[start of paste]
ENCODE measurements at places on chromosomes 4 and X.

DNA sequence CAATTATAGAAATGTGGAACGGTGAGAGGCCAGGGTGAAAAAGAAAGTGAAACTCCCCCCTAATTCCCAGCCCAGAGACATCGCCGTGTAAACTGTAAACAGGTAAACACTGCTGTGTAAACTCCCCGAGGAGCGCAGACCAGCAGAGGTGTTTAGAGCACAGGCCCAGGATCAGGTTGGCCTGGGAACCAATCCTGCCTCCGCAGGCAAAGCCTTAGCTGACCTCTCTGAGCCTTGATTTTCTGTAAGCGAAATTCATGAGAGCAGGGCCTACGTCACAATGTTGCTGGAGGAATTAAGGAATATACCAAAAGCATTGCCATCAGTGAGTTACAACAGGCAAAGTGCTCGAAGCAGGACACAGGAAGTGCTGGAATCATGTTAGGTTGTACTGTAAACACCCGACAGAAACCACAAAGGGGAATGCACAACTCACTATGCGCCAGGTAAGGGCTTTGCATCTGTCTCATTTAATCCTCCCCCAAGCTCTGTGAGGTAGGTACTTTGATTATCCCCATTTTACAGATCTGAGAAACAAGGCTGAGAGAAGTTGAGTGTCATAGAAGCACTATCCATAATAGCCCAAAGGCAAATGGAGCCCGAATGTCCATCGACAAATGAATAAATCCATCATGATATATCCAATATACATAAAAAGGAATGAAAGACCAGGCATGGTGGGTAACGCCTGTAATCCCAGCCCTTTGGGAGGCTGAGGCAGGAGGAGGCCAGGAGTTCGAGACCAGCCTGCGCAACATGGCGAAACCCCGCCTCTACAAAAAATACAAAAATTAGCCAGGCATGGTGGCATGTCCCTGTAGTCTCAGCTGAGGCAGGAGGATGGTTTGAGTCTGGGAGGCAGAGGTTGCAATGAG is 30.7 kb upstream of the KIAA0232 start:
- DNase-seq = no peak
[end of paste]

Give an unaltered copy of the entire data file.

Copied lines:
ENCODE measurements at places on chromosomes 4 and X.

DNA sequence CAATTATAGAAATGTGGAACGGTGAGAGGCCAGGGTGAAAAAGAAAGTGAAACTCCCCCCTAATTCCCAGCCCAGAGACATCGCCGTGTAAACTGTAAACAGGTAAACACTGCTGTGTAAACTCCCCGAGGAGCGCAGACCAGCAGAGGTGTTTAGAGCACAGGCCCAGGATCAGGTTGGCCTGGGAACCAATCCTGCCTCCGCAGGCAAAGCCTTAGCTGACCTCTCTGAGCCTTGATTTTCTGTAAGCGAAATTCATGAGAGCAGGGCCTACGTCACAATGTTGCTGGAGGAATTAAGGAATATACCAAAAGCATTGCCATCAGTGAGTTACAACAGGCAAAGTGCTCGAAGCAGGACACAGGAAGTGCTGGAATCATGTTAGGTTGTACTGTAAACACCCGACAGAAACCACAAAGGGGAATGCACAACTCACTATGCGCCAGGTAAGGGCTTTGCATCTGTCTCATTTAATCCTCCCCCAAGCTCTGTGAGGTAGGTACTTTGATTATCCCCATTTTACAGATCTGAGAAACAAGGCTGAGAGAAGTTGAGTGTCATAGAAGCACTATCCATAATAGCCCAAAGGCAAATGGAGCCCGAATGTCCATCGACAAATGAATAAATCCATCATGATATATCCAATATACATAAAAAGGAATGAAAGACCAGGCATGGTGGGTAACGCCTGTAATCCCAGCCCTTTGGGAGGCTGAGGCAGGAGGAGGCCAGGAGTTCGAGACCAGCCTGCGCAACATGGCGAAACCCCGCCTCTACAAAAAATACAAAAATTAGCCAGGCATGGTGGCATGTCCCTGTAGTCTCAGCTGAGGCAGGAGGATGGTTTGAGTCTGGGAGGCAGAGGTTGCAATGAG is 30.7 kb upstream of the KIAA0232 start:
- DNase-seq = no peak